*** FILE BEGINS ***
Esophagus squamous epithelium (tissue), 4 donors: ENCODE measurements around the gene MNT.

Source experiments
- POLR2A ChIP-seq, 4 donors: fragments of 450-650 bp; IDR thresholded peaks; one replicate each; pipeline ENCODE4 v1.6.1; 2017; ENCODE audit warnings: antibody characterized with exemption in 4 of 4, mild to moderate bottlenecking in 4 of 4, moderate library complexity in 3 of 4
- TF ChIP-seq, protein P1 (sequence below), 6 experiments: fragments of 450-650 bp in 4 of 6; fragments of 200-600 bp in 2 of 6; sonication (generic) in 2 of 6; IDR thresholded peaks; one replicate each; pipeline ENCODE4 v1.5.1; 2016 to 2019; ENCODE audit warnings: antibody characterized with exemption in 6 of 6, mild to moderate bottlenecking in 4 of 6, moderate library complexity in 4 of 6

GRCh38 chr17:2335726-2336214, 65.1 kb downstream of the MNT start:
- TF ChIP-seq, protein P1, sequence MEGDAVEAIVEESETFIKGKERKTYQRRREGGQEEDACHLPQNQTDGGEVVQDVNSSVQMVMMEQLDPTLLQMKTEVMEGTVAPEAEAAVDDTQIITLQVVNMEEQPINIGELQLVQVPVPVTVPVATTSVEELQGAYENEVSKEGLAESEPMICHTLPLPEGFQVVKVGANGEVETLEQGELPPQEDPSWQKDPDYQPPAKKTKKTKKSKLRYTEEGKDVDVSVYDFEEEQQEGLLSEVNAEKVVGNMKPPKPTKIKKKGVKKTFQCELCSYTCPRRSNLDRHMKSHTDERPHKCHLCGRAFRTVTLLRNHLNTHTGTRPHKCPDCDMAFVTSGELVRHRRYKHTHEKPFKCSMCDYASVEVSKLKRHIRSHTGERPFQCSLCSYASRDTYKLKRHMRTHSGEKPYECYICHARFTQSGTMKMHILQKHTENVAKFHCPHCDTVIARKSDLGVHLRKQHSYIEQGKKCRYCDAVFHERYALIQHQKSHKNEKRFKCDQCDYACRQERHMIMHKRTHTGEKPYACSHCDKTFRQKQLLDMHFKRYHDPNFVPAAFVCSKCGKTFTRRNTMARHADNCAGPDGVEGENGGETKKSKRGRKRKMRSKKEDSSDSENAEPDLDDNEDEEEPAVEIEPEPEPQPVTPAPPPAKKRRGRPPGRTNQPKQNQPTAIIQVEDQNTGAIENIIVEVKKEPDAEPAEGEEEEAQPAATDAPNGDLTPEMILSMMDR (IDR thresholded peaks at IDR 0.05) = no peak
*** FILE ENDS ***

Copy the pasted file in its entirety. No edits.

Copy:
Esophagus squamous epithelium (tissue), 4 donors: ENCODE measurements around the gene MNT.

Source experiments
- POLR2A ChIP-seq, 4 donors: fragments of 450-650 bp; IDR thresholded peaks; one replicate each; pipeline ENCODE4 v1.6.1; 2017; ENCODE audit warnings: antibody characterized with exemption in 4 of 4, mild to moderate bottlenecking in 4 of 4, moderate library complexity in 3 of 4
- TF ChIP-seq, protein P1 (sequence below), 6 experiments: fragments of 450-650 bp in 4 of 6; fragments of 200-600 bp in 2 of 6; sonication (generic) in 2 of 6; IDR thresholded peaks; one replicate each; pipeline ENCODE4 v1.5.1; 2016 to 2019; ENCODE audit warnings: antibody characterized with exemption in 6 of 6, mild to moderate bottlenecking in 4 of 6, moderate library complexity in 4 of 6

GRCh38 chr17:2335726-2336214, 65.1 kb downstream of the MNT start:
- TF ChIP-seq, protein P1, sequence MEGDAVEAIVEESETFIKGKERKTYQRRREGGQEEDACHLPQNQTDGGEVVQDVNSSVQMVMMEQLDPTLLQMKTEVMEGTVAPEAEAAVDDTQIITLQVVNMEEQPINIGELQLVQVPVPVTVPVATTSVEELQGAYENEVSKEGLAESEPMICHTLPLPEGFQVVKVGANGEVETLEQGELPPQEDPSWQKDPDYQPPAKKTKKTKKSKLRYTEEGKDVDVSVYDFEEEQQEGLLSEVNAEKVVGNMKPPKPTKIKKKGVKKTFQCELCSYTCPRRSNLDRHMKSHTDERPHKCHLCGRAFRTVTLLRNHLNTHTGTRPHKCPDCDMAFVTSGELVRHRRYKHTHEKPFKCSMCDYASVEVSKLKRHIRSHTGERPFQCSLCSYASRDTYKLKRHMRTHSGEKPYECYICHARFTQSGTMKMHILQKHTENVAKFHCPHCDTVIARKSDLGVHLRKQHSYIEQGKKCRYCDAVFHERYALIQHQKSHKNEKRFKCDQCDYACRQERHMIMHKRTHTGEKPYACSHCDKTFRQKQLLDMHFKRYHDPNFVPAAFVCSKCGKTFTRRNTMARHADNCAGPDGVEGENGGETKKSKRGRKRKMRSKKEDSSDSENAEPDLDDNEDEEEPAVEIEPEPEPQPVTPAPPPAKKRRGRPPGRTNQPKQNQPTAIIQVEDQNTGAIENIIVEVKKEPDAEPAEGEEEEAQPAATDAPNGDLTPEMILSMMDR (IDR thresholded peaks at IDR 0.05) = no peak